Skip to main content
Explore URMC


Ischemic Cardiomyopathy

IC VideoCardiomyopathy refers to a condition in which the heart muscle is weakened and not able to maintain normal circulation of your blood.

Ischemic cardiomyopathy is due to blockages in the arteries which supply oxygen to the heart muscle. Over time this leads to damage of the heart muscle, or heart attack, and causes the muscle to weaken.

 The most common complication of ischemic cardiomyopathy is congestive heart failure. This is a condition in which fluid builds up in the lungs and feet, causing swelling and difficulty breathing.

Dilated Cardiomyopathy

Click on image to enlarge


  • Chest discomfort, or angina, due to lack of oxygen to your heart muscle.
  • Difficulty breathing
  • Swelling in your feet or ankles

Diagnostic Tests

There are several  tests used to diagnose ischemic cardiomyopathy.  The most common tests include:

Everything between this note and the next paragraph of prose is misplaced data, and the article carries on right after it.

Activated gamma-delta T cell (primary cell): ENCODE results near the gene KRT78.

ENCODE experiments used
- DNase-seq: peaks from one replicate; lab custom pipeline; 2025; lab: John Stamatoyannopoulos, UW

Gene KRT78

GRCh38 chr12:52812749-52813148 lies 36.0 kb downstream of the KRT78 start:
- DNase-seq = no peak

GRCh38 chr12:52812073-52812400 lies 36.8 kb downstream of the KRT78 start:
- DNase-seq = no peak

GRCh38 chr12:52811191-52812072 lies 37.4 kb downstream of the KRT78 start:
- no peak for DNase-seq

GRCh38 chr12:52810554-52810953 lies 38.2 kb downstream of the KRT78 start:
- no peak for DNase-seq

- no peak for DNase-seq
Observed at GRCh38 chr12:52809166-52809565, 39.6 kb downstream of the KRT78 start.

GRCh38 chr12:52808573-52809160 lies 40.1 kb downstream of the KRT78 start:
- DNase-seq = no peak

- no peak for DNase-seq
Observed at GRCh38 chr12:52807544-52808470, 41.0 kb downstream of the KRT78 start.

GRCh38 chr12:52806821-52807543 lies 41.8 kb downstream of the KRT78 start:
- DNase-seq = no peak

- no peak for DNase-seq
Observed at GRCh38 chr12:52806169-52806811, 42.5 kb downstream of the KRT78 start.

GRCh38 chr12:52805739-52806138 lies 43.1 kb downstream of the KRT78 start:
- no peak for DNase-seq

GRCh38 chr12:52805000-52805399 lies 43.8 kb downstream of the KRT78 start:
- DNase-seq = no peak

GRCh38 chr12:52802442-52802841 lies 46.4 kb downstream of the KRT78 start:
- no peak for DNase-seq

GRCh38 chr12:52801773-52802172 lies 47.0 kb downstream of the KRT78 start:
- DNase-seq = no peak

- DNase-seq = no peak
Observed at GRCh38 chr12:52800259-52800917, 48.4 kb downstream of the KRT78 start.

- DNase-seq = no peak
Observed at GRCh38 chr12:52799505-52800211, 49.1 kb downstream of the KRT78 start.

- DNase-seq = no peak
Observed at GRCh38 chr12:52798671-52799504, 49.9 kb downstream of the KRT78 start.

• Electrocardiogram (EKG) This a test measuring electrical activity of the heart, and may help determine if you’ve suffered a previous heart attack
  • Echocardiogram  This uses sound waves to measure your heart function.
  • Angiogram. This is done by your doctor inserting a narrow hollow tube into a large artery in your leg or arm and directing the tube up to your heart. X-ray dye is then injected through the tube, allowing your doctor to look for blockages in the vessels supplying blood to the heart.


  • Medications called diuretics are prescribed to remove extra fluid in your lungs, making it easier for you to breathe.
  • Other medications may be prescribed to help strengthen the heart muscle.
  • Procedures to improve blood flow to the heart muscle. This may include angioplasty or bypass surgery.


Print this information

For Additional Information


Your feedback helps improve this site!

How helpful was the information on this page?: